Your search returned 186 results in 29 document sections:

1 2 3
ves firing. Never did men fight better or die, alas! more fruitlessly than did most of Hancock's corps, especially Meagher's Irish brigade, composed of the 63d, 69th, and 88th New York, the 28th Massachusetts, and the 116th Pennsylvania, which dashed itself repeatedly against those impregnable heights, until two-thirds Gen. Meagher, in his official report, says: Of the 1.200 I led into action, only 280 appeared on parade next morning. Among his officers who fell, he mentions Col. Heenan, Lt.-Col. Mulholland, and Maj. Bardwell, 116th Pa.; Maj. Wm. Horgan and Adj. J. R. Young, 88th N. Y.; Maj. James Cavanagh, 69th N. Y.; and Maj. Carraher, 28th Mass. The London Times's correspondent, watching the battle from the heights, and writing front Lee's headquarters, says: To the Irish division, commanded by Gen. Meager, was principally committed the desperate task of bursting out of the town of Fredericksburg, and farming, under the withering fire of the Confederate batteri
ld be, indeed, a pleasing duty for me to speak, in connection with the Sixty-third, of such officers as Captains Gleason, Condon, Moore, and Lieut. James R. Brady, and others, whom it would be difficult for me now to mention without having the leisure to speak of them with adequate commendation. Within the last three months two regiments were incorporated in the brigade. Pennsylvania contributed the One Hundred and Sixteenth; Massachusetts contributed the Twenty-eighth. The fact that Col. Heenan, Lieut.-Col. Mulholland and Major Bardwell, of the first named regiment, were badly wounded, speaks filly for the intrepidity and mettle of the men of which it is composed. Where there are such officers there must be staunch men. The Twenty-eighth Massachusetts volunteers was raised for the Irish Brigade, but, owing to some mistake, was kept aloof from it until, by a most fortunate vicissitude of the war, it was restored to us three or four weeks ago. It is a substantial and splendid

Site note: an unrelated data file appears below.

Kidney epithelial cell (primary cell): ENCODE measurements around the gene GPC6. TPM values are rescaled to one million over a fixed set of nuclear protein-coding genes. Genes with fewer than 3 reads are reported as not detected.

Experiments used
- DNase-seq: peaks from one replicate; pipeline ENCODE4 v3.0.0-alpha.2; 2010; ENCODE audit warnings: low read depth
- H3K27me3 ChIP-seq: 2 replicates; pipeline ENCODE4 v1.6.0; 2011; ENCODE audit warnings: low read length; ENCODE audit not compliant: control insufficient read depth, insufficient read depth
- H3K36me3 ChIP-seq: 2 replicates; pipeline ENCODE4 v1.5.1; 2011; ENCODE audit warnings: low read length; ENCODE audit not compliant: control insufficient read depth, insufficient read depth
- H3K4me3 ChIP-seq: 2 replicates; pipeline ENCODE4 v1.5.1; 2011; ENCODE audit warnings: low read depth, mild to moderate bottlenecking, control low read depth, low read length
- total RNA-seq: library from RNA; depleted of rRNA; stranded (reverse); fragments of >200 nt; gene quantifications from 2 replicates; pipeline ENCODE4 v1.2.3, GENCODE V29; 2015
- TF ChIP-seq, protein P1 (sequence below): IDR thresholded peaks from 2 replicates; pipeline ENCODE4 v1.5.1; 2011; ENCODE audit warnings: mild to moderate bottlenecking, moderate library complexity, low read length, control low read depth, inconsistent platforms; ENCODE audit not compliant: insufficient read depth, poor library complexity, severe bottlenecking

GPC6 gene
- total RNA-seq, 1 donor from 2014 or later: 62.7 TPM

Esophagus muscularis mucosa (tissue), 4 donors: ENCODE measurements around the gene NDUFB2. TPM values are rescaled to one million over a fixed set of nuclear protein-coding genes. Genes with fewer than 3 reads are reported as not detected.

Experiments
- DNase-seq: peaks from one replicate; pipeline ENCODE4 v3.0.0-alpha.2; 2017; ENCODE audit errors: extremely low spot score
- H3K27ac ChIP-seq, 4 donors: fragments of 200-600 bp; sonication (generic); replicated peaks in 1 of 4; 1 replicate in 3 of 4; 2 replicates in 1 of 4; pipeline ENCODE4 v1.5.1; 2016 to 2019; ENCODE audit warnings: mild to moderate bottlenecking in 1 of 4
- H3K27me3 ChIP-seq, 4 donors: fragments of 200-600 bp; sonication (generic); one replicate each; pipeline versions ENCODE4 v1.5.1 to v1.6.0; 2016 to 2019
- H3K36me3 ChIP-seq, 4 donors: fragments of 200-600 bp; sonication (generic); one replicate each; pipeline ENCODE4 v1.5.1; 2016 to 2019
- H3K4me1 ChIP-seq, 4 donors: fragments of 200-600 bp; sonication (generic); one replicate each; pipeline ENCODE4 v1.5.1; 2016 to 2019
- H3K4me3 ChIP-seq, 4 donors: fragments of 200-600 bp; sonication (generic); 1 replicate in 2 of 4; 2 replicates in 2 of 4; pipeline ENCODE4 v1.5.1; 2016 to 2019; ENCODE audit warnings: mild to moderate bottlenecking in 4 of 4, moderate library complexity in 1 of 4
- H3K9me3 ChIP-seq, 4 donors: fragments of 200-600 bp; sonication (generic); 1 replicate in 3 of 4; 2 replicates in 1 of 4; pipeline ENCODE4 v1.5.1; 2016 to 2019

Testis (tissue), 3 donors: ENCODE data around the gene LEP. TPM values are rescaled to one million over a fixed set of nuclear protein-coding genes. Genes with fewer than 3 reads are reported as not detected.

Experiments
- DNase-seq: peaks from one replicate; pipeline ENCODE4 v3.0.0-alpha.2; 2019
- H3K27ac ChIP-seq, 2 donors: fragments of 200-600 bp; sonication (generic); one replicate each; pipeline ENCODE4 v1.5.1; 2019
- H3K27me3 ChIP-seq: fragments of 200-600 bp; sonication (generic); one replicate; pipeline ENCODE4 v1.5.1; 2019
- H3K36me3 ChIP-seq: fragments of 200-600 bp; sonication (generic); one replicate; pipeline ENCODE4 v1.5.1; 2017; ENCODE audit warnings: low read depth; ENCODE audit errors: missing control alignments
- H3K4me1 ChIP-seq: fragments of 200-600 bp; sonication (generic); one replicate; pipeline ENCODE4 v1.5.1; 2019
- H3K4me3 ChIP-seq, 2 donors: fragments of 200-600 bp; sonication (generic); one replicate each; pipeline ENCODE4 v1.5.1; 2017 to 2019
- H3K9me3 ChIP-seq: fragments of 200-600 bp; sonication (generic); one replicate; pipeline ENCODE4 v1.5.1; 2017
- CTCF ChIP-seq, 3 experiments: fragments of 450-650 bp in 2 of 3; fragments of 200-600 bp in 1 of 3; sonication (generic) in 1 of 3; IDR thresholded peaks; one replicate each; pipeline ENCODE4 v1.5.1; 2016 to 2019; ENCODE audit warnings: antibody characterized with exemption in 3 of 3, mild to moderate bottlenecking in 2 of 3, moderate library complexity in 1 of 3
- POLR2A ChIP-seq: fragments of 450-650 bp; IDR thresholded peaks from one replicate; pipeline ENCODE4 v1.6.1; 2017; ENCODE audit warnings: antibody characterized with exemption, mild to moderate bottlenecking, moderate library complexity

ovement; used both pistol and sabre to good advantage, and captured quite a number of prisoners. Quite an amusing incident occurred in connection with this charge. A section of the Sixth New York independent battery was in the rear, supported by a squadron of the Sixth Ohio. A rebel captain cut his way through to the rear piece, and, putting his hand upon it,cried out--This is my piece. Not by a damned sight, replied a cannonier, and at the same time gave him a blow under the eye, a la Heenan, knocked him from his horse and took him prisoner. Considerable commotion was created in the column for a few minutes, when it was ascertained that Fitz Hugh Lee, with two brigades, was in the rear of us. The First New Jersey, Lieutenant-Colonel Kester commanding, was at once ordered to assist the Sixth Ohio, and from that time till dark both small arms and artillery were in constant use. Captain Walter R. Robbins was at one time completely cut off from the balance of the command; but, plac
A la Heenan --Two negroes, named Harrison and George, slaves of C P Word, got into a fight on Sunday about a five cent piece, but were interrupted by the police, and yesterday received the reward of their valor at the whipping post. Another party — Spencer and William, slaves of J. R. Anderson, and Alfred, slave of R. Archer-had an unfriendly set-to on the Canal Bank, but the appearance of an officer caused a suspension of hostilities, and the belligerents were punished by the Mayor's order. Others of the gang made a "run" on the Canal Bank, and escaped arrest.
The Daily Dispatch: November 28, 1860., [Electronic resource], Heenan again after the "Champion of England." (search)